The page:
I am so excited about this guest post! He’s an amazing dad and such a hard worker. The author is my husband. Yes, you heard that right! I always talk about him and he’s such a good sport so I decided to let him share his heart today.
Last week my wife posted an article entitled, “I’m a SAHM, Not a Maid”. As her husband and the pastor that allows her to be labeled “a pastor’s wife”, that article was clearly about yours truly. I am also a working dad. I know what you’re thinking, but I promise this isn’t what you think this is. I’m not here to defend myself. Actually, I’m here writing to do just the opposite.
I grew up in a house with a SAHM! And I loved it! I grew up in a house with a dad who was self-employed for much of my upbringing and worked his butt off to provide for our family. So I knew from the moment we found out our son was coming into our lives, I wanted his mommy to stay at home. So we started planning. We began to do everything we could think of and do to help our son (and now daughter’s) mommy stay at home. Pslam 37:4 says, “Take delight in the Lord, and he will give you your heart’s desires.” I don’t know how it happened other than God gave us the desire of our heart, because she’s obviously at SAHM at this point.
With that meant changes though. That meant instead of meandering into work whenever it felt right, I get up and am out the door before the rest of the family is out of bed (my wife writes about it here). It meant that instead of coming home earlier than most (or having the time to run over to the gym for a side job of coaching a local basketball team) I routinely have to stay late and run into the house just in time for dinner. It meant missing bedtime usually at least once a week for a meeting or something else at the church. But I’m okay with that for one reason: because I know my kids are with their mommy.
I have our kids 1-2 days a week while my wife works outside of the house to help make this SAHM thing work (I know, does that really count?). Anyway, the two days that I’m usually the most tired at the end of the day are (yes, you guessed it) Sundays and the day(s) I have our kiddos. Guys, I’m exhausted. I love our kids. They are super cute. And fun. And most importantly, I love them. But sometimes they drive me nuts. I don’t have it in me to be with them all day, every day. It’s not in me. I couldn’t do it. That’s why I wanted my kiddos to have a SAHM, because I was never going to be that for them.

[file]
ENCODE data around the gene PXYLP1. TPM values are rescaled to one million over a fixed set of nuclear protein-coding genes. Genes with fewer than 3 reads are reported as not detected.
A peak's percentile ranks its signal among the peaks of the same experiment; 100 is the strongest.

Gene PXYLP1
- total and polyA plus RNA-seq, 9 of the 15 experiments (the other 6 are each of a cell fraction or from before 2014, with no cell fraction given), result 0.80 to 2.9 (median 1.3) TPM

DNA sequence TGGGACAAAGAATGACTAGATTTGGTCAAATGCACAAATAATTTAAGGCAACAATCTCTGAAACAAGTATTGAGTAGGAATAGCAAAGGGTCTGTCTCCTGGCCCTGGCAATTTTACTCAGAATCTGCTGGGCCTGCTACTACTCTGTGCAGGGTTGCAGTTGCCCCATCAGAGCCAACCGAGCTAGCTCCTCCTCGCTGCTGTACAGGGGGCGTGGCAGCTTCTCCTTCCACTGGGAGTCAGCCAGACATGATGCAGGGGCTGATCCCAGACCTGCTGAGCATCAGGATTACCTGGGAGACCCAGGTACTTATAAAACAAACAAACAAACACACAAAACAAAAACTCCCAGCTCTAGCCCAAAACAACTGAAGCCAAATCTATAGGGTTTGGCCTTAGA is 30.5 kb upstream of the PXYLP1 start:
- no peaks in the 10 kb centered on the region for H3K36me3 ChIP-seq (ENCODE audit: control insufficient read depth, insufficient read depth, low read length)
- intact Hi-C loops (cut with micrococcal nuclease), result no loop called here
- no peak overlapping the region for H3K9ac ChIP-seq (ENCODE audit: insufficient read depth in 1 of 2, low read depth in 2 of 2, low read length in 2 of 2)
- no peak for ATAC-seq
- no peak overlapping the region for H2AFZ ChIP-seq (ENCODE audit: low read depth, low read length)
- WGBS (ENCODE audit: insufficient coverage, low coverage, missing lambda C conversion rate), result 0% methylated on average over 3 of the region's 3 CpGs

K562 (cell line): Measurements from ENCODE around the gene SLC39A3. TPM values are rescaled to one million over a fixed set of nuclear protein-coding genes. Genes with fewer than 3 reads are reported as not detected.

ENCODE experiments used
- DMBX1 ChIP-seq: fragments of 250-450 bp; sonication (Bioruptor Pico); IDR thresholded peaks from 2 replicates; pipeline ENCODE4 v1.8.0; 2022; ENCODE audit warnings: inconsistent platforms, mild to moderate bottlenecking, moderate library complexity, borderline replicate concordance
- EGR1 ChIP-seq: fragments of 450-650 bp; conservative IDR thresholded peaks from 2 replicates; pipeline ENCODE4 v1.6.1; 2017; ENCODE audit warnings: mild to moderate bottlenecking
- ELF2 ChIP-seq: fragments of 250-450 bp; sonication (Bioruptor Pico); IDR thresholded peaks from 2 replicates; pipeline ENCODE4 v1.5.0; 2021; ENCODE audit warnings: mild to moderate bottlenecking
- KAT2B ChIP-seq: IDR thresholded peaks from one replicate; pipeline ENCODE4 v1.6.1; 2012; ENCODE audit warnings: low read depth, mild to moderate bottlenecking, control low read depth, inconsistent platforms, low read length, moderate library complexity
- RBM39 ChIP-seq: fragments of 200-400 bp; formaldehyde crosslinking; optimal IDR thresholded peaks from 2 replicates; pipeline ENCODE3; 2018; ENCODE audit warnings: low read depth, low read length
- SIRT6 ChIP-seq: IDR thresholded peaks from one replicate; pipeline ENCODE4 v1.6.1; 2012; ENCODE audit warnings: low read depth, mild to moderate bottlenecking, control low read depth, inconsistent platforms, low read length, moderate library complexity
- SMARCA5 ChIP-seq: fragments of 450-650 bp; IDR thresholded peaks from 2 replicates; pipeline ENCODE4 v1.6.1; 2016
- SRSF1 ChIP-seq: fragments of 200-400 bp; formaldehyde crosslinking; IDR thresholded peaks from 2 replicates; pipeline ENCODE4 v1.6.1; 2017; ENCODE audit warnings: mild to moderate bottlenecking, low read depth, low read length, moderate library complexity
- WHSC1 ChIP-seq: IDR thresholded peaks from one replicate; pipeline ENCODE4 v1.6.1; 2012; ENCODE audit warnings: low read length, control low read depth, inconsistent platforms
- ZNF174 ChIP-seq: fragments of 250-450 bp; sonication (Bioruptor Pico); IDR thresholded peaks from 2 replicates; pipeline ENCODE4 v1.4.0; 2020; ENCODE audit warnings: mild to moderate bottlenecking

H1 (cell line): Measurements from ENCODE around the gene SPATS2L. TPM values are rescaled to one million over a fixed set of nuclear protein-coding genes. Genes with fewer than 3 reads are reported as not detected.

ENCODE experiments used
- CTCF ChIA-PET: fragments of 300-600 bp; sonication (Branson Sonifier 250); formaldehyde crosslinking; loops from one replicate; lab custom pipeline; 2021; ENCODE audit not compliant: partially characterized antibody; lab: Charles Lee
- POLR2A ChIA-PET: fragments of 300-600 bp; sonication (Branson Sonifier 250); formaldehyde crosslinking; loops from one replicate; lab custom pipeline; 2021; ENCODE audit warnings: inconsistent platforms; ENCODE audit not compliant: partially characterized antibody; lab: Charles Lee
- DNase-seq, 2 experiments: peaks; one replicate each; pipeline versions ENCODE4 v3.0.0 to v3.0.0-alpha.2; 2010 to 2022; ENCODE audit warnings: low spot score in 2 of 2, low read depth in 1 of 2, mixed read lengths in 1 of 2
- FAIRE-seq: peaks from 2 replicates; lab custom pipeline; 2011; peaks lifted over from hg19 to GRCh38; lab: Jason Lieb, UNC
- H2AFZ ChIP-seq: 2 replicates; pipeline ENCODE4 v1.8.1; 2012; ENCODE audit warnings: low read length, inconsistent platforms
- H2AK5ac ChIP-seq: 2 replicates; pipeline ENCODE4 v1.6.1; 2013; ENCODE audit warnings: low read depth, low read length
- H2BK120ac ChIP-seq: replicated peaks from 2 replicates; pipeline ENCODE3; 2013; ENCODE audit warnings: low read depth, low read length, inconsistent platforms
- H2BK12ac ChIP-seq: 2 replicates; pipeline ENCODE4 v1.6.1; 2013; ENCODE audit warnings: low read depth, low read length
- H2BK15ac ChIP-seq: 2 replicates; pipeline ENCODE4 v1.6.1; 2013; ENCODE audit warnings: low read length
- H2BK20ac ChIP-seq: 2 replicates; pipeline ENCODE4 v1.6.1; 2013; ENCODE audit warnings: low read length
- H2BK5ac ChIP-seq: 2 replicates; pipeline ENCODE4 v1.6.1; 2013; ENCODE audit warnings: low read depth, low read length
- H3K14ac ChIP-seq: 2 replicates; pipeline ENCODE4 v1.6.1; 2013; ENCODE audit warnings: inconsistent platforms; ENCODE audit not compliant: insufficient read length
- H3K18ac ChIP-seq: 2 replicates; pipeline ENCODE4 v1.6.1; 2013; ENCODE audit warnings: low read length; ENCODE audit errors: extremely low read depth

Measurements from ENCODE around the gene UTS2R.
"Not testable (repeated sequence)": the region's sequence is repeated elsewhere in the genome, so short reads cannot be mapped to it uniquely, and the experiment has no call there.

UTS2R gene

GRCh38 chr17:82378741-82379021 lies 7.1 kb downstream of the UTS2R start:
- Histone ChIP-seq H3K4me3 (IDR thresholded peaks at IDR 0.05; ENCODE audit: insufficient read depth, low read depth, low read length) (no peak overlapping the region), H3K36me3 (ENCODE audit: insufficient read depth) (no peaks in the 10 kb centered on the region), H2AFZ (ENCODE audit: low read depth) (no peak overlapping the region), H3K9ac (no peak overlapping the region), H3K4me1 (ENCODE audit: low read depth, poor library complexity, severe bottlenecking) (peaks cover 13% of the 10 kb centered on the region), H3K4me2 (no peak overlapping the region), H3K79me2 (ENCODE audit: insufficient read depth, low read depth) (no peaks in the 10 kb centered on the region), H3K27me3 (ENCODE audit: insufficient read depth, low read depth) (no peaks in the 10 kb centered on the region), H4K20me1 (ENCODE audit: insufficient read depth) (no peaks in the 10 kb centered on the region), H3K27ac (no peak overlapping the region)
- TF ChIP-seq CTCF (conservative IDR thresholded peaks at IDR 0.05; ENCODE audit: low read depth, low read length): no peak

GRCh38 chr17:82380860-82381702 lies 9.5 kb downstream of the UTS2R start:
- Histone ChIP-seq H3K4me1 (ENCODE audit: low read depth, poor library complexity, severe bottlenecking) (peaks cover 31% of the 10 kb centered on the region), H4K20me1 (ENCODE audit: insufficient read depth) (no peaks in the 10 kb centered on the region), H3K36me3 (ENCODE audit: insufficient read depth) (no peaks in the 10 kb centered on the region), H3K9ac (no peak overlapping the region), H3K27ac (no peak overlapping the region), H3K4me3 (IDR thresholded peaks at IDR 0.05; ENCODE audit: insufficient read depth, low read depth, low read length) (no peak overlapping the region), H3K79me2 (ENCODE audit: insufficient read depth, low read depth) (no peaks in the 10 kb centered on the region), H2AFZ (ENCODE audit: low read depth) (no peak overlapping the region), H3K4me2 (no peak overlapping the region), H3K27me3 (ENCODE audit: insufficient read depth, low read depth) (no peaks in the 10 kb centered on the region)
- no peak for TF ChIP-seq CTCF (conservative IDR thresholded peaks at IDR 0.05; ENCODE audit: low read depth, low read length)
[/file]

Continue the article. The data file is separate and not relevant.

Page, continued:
I like going to work and interacting with other adults. I like having lunch meetings (mostly just lunch without kids). I like solving problems, making organizational decisions, leading others, teaching, and being a pastor. I’d much rather be a pastor than a stay-at-home-dad. But not because I think my “job” is better or more important than my wife’s “job”. It’s because I could never do her job.
I was at a conference a few years ago and heard Andy Stanley (Pastor of North Point Community Church) say something that has stuck with me: “Your greatest contribution to the kingdom of God may not be something you do, but someone you raise.” I know I work a lot. And I know it’s easy for me to get caught up in the “do’s” all in the name of “the kingdom of God”. One of the easy signs that the “do” is getting in the way of “our who” is when our son says, “Dada, bye-bye.” if all I do is walk towards the door, pick up a pair of shoes, or move my backpack to put it away. It’s in those moments that I begin to feel like I’m selling our kids short. But I can honestly say I’ve never felt like “we” have been selling our kids short because of their mommy. Because of the job she wouldn’t trade for the world. A job I could never do.
So here’s to my wife. The mother of my children. My best friend and one of the funniest people I know (don’t tell her I said that). And here’s to all the SAHM’s out there. I could never do your job. And on the days that you feel over-looked and under-appreciated, remember that your greatest contribution to the Kingdom of God may not be what you do, but that crazy little child that just unfolded all your laundry.
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